“In this respect our activity as a group could be thought of as paralleling the activity of an individual artist. Our concerns were to be emergent rather than stipulated and would therefore be dependent upon the form in which these concerns could be defined”. Report of Group Project involving P. Kardia, K. Adams, P.N. Darrah, M. Thorpe. M. Le Grice: Goldsmiths. Unpublished internal document. 1966
The initial result of this exchange with O grupo inteiro and contribution the Fields of Prepositions brief has been to further refine and develop an inaugural First Year student initiative - the ‘Noticeboard Project’. On the first day of the course, students are invited to form into groups and conduct research into a range of social, cultural and educational sites surrounding the CSM building in the Kings Cross Area, London. They’re asked to reflect on: space, lighting, access, audience, demographics and produce site photographs, maps and explanatory notes in preparation for a group presentation. Later in the term, after they’ve been introduced to Augusto Boal and other educational initiatives, they’re invited to develop their own game to be played out at these sites - a Counter Cartography of sorts with a nod to the work at SESC.
Anthony Davies. December 23, 2016.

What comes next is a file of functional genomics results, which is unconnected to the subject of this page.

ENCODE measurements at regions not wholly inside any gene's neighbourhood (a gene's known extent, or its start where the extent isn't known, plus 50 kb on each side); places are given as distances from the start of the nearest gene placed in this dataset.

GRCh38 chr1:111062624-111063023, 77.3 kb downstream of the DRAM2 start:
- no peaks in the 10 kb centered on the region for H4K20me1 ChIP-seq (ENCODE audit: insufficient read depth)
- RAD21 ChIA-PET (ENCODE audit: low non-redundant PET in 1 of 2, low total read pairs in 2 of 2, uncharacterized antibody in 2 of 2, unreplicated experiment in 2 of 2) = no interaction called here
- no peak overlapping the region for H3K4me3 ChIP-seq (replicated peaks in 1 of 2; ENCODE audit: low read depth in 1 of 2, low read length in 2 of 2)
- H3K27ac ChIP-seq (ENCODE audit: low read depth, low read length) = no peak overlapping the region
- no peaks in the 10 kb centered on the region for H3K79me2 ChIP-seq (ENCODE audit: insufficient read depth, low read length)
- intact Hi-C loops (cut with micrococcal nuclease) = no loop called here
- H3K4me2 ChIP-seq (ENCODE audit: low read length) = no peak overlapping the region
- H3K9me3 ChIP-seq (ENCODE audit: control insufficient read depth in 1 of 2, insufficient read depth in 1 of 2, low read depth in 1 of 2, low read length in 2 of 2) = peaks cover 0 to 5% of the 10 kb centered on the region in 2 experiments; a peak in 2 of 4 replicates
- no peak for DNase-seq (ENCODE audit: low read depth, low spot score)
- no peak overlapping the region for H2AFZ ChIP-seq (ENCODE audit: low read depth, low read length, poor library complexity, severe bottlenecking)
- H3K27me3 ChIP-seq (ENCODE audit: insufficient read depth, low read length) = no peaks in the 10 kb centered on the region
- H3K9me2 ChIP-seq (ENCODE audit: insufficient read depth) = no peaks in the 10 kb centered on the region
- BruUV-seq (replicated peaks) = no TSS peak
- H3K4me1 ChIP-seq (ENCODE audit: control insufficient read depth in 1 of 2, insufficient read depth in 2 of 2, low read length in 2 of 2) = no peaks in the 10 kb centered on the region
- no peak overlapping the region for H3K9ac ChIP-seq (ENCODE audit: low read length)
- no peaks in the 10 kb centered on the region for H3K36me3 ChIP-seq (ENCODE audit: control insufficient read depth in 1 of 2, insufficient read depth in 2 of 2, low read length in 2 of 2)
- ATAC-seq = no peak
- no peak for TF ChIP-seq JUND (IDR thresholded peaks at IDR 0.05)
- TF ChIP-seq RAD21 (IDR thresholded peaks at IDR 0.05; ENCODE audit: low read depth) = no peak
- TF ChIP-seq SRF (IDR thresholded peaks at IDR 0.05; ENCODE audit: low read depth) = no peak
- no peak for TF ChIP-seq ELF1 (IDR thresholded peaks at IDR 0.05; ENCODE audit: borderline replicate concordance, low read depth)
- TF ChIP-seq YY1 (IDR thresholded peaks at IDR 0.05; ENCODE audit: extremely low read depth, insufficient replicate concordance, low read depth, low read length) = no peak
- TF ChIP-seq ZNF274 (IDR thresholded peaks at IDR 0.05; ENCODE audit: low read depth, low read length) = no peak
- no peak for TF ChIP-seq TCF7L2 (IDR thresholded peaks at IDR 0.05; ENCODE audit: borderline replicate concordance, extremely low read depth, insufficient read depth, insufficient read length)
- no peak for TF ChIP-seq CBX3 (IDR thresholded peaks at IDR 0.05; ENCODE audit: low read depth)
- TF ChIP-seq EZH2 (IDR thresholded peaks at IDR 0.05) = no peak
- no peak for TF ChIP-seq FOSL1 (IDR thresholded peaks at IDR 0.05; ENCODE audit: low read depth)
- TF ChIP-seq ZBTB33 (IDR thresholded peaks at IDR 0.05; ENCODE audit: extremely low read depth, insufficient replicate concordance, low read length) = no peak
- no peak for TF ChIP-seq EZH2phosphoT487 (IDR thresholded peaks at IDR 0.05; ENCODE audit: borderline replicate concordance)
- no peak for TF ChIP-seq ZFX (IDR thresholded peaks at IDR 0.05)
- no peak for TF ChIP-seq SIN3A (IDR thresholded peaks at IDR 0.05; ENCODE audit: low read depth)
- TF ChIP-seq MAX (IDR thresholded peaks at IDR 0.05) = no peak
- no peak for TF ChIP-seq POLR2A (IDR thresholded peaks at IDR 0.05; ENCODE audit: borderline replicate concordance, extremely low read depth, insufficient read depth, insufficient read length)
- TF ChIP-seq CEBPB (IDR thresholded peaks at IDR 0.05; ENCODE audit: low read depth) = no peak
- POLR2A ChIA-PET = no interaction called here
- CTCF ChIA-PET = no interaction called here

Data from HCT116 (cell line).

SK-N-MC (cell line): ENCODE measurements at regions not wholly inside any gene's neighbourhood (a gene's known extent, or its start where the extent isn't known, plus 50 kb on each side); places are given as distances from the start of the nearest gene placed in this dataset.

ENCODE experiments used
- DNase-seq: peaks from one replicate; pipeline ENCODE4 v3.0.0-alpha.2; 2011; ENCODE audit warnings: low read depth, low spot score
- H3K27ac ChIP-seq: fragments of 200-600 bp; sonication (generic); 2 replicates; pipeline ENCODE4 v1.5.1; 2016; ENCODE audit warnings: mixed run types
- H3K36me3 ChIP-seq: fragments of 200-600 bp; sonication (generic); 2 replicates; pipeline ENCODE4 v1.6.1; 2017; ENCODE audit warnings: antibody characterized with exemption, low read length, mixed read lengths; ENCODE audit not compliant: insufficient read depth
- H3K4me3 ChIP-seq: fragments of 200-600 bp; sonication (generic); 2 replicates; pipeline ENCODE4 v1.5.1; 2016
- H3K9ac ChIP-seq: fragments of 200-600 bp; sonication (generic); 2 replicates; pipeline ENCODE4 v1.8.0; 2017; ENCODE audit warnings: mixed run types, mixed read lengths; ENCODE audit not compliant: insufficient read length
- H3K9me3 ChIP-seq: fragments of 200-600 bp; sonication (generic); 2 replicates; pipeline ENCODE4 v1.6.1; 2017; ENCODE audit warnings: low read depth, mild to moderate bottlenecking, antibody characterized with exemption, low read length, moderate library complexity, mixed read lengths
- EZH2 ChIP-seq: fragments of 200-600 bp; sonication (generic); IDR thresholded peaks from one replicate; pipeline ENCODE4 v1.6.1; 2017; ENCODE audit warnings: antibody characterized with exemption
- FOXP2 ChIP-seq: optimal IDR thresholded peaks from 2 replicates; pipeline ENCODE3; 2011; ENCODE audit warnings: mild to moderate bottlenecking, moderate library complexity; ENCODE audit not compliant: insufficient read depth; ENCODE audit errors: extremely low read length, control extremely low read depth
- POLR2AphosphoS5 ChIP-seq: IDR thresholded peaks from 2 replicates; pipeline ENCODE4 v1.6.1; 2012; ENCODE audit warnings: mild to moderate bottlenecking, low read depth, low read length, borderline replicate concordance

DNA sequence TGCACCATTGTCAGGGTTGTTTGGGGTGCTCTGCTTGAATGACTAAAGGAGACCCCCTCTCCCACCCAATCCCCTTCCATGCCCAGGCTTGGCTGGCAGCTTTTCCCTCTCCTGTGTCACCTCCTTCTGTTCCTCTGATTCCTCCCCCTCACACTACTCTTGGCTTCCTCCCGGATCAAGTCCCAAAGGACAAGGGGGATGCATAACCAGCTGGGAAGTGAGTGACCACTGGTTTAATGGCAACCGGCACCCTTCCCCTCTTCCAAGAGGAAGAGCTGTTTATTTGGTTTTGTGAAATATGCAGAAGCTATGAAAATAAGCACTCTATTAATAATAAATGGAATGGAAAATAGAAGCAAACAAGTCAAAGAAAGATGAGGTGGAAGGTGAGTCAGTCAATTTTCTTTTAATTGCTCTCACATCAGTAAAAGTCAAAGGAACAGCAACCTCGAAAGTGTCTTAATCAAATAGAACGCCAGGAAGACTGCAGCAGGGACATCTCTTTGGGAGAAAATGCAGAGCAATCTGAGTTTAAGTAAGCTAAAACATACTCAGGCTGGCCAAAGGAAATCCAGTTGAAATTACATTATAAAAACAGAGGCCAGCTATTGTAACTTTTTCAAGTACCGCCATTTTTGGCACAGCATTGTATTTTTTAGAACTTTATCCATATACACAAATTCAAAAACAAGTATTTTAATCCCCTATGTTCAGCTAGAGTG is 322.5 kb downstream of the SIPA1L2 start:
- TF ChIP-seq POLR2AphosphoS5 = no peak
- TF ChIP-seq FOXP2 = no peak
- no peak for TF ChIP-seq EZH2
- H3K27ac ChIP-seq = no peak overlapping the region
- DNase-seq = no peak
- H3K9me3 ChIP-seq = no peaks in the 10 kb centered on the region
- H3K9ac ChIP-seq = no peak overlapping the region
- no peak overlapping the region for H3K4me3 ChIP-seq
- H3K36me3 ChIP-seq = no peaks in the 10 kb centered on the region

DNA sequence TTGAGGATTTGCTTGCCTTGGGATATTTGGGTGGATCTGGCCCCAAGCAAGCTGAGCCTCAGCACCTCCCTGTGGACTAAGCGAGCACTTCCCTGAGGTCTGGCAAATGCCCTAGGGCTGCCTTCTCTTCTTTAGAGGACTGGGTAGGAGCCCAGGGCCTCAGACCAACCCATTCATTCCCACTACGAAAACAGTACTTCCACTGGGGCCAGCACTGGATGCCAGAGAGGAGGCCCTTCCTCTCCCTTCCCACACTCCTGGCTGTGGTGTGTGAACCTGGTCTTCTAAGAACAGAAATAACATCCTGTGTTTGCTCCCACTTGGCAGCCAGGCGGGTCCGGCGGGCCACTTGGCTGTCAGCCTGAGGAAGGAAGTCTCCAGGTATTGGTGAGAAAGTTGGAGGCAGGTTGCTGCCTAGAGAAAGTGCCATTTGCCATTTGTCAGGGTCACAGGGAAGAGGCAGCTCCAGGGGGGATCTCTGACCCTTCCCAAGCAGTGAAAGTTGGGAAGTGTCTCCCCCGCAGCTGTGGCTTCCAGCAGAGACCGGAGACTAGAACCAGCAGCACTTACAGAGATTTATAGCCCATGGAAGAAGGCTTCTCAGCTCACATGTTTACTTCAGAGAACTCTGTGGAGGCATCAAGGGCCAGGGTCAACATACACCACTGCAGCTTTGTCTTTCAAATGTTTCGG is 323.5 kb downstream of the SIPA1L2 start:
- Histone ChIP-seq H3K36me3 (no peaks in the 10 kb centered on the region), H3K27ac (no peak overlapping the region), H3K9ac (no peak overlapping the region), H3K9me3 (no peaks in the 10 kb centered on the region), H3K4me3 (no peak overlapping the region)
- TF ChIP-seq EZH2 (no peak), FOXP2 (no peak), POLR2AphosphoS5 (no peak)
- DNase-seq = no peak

1. Augusto Boal. Games for Actors and Non-Actors. Routledge 2002 (2nd edition). P.163]]
2. The Cleaners and Allied Independent Workers Union http://caiwu.org.uk/wp/
3. Report of Group Project involving P. Kardia, K. Adams, P.N. Darrah, M. Thorpe. M. Le Grice: Goldsmiths 1966. Unpublished. This document was discovered in 2010 and covers a St Martins School of Art staff experiment from 1966. The projects listed have been adapted and integrated into the current CSM 3D Pathway 1st Year programme – ‘Paint it Black’. https://inexchangecsm.wordpress.com/archival/peter-kardia-archival/ken-adams-peter-kardia-archivalreport-on-goldsmiths-summer/
4. The 10th Floor was a Central Saint Martin’s-based group consisting of writer, organiser and CSM tutor Anthony Davies and former CSM students from across the Fine Art Department including Tom Clark, Rozsa Farkas, Adam Gallagher, Lennart Pasch and Nikhil Vettukattil. From late 2009 to early 20011 they undertook a period of archival research and discussion about radical politics in and out of the university, and worked together to organise events, as well as conducting a number of interviews. This culminated in the presentation of a history of experimental education and staff/student struggle at CSM – In Exchange . https://10thflr.wordpress.com and https://inexchangecsm.wordpress.com